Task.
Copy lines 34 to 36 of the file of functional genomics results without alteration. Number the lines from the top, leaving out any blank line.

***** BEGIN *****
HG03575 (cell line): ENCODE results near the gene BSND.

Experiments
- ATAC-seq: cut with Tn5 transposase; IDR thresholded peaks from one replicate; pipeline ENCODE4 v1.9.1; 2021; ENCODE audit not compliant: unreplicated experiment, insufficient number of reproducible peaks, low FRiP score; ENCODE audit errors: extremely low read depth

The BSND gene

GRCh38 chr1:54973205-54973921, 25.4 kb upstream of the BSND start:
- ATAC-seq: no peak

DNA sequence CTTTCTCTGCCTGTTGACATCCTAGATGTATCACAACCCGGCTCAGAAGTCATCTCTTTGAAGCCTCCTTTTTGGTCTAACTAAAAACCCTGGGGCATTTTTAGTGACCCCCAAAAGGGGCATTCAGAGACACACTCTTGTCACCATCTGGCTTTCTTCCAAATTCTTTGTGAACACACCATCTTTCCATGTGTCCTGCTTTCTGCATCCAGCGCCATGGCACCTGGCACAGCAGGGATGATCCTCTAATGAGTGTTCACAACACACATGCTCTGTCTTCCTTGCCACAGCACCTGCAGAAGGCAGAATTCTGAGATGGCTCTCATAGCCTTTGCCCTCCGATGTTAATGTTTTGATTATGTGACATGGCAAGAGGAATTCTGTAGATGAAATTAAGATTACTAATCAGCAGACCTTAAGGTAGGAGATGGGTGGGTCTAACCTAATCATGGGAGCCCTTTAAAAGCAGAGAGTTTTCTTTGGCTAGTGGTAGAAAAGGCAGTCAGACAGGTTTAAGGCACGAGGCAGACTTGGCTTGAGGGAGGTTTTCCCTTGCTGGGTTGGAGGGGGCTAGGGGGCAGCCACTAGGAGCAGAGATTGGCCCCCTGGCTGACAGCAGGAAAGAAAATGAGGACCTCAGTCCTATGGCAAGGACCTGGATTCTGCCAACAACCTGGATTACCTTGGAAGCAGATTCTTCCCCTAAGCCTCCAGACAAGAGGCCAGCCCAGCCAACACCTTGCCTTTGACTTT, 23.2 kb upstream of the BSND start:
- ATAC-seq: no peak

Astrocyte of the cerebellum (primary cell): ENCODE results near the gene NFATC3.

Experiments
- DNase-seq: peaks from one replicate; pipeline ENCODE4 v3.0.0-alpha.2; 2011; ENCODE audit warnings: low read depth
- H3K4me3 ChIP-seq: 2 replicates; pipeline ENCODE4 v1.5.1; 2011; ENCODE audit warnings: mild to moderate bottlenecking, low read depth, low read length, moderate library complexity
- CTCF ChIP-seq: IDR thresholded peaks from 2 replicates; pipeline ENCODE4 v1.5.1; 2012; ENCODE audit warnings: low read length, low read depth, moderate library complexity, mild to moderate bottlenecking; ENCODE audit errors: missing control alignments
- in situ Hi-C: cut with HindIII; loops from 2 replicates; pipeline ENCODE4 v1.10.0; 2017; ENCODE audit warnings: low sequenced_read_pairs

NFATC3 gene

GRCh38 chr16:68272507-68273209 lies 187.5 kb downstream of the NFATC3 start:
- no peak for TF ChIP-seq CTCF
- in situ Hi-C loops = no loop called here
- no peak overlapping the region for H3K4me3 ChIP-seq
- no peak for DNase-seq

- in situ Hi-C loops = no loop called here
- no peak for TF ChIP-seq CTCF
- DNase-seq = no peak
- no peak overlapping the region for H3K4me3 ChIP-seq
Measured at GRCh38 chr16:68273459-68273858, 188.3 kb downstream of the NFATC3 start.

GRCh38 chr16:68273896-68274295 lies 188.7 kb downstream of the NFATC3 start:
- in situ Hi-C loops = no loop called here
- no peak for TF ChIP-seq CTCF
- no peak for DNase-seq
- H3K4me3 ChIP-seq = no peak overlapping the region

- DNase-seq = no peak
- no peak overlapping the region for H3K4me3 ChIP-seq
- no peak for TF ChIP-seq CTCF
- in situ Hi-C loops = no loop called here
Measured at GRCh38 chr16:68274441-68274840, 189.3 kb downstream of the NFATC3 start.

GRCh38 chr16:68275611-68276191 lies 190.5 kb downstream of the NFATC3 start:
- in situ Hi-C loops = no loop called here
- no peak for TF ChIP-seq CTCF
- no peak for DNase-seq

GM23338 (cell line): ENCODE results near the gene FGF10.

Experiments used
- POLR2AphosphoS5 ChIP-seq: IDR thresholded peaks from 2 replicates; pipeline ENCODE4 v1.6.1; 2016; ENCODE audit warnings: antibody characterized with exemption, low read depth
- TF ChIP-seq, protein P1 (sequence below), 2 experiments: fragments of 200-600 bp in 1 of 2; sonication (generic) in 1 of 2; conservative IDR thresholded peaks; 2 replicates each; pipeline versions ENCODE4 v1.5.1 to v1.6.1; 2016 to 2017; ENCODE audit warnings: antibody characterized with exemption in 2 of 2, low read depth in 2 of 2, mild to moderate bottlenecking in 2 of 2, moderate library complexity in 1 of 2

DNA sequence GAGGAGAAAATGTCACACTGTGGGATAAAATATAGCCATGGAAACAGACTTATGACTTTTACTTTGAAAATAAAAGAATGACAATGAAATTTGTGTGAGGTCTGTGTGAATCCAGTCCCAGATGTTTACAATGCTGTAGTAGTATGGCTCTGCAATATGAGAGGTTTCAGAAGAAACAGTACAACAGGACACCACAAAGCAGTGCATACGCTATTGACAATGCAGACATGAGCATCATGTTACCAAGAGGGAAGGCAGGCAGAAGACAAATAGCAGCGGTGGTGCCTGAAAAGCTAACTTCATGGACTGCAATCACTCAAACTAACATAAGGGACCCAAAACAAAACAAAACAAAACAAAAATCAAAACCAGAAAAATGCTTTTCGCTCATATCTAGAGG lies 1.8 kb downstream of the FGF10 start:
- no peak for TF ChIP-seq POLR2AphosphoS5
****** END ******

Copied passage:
- in situ Hi-C loops = no loop called here
Measured at GRCh38 chr16:68274441-68274840, 189.3 kb downstream of the NFATC3 start.

GRCh38 chr16:68275611-68276191 lies 190.5 kb downstream of the NFATC3 start: